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Evaluation of a newborn with short limbs is often an urgent challenge for the pediatrician and the neonatologist because of the importance of recognizing lethal neonatal skeletal dysplasias, the ability to provide adequate medical management in nonlethal neonatal skeletal dysplasias, and the ability to provide adequate prognostic information to the family during the stages of the initial evaluation. Sometimes, the diagnosis is evident based on physical examination of the newborn, but more often combined information from prenatal ultrasounds, physical examination of the newborn, and skeletal radiographs and other imaging studies is needed to establish a definitive diagnosis.

The evaluation and initial treatment of the neonate who has short limbs and a suspected skeletal disorder require a multidisciplinary approach, usually the expertise of a neonatologist, a medical geneticist, and a radiologist. Other specialty services are involved depending on the associated findings, and these experts typically include otorhinolaryngology, plastic surgery, orthopedic surgery, ophthalmology, as well as neurosurgery services.

Molecular genetic studies are available for some of the more common disorders and can be used to confirm the diagnosis and to provide for a prenatal diagnosis in the future pregnancies of the family, if desired. There are currently more than 400 recognized genetic skeletal disorders, which can be divided into several groups based on molecular, biochemical, or radiographic criteria.1 The molecular etiology is known for approximately 300 of these genetic skeletal disorders,1 providing an opportunity to establish a specific diagnosis and provide accurate prognostic information for the family.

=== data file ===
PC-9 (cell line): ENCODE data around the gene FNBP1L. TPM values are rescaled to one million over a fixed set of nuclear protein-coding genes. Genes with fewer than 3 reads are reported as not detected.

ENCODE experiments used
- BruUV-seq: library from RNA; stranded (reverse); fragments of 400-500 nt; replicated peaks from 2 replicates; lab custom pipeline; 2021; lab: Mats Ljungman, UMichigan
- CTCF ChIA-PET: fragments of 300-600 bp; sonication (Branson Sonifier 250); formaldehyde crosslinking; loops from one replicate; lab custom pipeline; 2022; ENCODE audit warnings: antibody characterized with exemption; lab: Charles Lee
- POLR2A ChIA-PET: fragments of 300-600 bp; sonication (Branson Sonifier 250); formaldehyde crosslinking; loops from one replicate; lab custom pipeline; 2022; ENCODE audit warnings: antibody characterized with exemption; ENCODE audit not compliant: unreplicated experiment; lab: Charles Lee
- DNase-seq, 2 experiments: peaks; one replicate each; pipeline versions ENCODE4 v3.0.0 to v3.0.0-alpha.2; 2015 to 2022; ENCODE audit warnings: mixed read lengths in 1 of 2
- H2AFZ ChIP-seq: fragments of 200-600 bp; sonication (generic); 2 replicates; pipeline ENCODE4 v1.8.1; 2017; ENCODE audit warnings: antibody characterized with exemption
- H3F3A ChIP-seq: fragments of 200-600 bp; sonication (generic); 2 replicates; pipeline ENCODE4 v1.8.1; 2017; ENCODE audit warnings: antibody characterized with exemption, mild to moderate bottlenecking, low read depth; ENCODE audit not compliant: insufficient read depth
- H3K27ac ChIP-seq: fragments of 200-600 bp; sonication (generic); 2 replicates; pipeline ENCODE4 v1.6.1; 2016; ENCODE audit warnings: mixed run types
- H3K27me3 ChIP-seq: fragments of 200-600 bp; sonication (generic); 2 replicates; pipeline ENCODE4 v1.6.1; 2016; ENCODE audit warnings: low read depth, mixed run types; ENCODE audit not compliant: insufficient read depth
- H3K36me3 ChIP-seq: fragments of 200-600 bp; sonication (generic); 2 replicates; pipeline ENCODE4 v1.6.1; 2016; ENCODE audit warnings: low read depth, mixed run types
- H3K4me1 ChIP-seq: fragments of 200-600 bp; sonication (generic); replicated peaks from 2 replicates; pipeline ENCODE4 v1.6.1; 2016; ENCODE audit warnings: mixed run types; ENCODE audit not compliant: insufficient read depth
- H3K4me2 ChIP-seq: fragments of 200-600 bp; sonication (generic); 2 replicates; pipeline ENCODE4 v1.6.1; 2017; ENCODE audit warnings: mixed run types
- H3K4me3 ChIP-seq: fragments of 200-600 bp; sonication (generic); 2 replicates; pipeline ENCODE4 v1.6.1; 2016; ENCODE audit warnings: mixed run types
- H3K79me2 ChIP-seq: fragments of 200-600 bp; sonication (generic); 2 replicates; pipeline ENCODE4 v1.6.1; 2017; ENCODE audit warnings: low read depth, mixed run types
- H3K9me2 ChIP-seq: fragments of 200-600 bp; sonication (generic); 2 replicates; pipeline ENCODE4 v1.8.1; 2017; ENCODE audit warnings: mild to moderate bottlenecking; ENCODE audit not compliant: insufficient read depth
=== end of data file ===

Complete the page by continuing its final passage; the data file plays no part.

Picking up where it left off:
In addition to genetic etiologies of short limbs in newborns, there are nongenetic causes, such as fetal warfarin exposure, which mimics the skeletal phenotype of chondrodysplasia punctatas,2,3 and maternal diabetes, which has been associated with asymmetric shortening of femoral bones because of proximal focal femoral hypoplasia.4,5 These nongenetic etiologies are important to recognize to be able to provide accurate information regarding recurrence risk and, in cases of a teratogen exposure, to be able to prevent recurrence in future pregnancies.


Because many skeletal disorders begin to manifest in fetal development, a suspicion of a congenital skeletal disorder will often be raised during an ultrasonographic evaluation of a fetus in the second trimester. The clavicle, mandible, ileum, scapulae, and long bones ossify by 12 weeks of gestation; the metacarpals and metatarsals by 12 to 16 weeks; and the talus and calcaneus around 22–24 weeks, and epiphyseal ossification centers are seen on radiographs around 20 weeks of gestation.6 Some short-limbed skeletal disorders have characteristic findings that can lead to an accurate diagnosis on a prenatal ultrasonographic examination (Table 119-1).7, 8, and 9 Early diagnosis of a fetal skeletal disorder during the prenatal period allows time for genetic counseling, may allow for reproductive options for ...

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